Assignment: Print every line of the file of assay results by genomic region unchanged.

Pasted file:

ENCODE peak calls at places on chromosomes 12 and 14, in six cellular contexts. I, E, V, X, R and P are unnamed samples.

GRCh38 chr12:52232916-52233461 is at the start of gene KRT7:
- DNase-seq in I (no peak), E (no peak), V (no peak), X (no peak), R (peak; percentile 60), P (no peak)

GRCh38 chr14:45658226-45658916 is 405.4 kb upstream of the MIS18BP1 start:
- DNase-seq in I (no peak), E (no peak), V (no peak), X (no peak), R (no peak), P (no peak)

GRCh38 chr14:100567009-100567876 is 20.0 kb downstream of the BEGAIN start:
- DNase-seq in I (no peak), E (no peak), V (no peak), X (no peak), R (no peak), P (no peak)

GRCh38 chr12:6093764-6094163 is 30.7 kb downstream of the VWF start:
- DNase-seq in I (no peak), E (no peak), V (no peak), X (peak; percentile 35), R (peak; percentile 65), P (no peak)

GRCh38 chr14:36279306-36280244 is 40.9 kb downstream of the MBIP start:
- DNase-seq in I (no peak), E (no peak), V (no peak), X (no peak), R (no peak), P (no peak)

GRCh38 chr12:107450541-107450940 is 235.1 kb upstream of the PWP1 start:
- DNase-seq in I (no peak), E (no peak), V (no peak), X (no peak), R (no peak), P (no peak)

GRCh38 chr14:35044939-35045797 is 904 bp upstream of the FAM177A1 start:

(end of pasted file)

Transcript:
ENCODE peak calls at places on chromosomes 12 and 14, in six cellular contexts. I, E, V, X, R and P are unnamed samples.

GRCh38 chr12:52232916-52233461 is at the start of gene KRT7:
- DNase-seq in I (no peak), E (no peak), V (no peak), X (no peak), R (peak; percentile 60), P (no peak)

GRCh38 chr14:45658226-45658916 is 405.4 kb upstream of the MIS18BP1 start:
- DNase-seq in I (no peak), E (no peak), V (no peak), X (no peak), R (no peak), P (no peak)

GRCh38 chr14:100567009-100567876 is 20.0 kb downstream of the BEGAIN start:
- DNase-seq in I (no peak), E (no peak), V (no peak), X (no peak), R (no peak), P (no peak)

GRCh38 chr12:6093764-6094163 is 30.7 kb downstream of the VWF start:
- DNase-seq in I (no peak), E (no peak), V (no peak), X (peak; percentile 35), R (peak; percentile 65), P (no peak)

GRCh38 chr14:36279306-36280244 is 40.9 kb downstream of the MBIP start:
- DNase-seq in I (no peak), E (no peak), V (no peak), X (no peak), R (no peak), P (no peak)

GRCh38 chr12:107450541-107450940 is 235.1 kb upstream of the PWP1 start:
- DNase-seq in I (no peak), E (no peak), V (no peak), X (no peak), R (no peak), P (no peak)

GRCh38 chr14:35044939-35045797 is 904 bp upstream of the FAM177A1 start: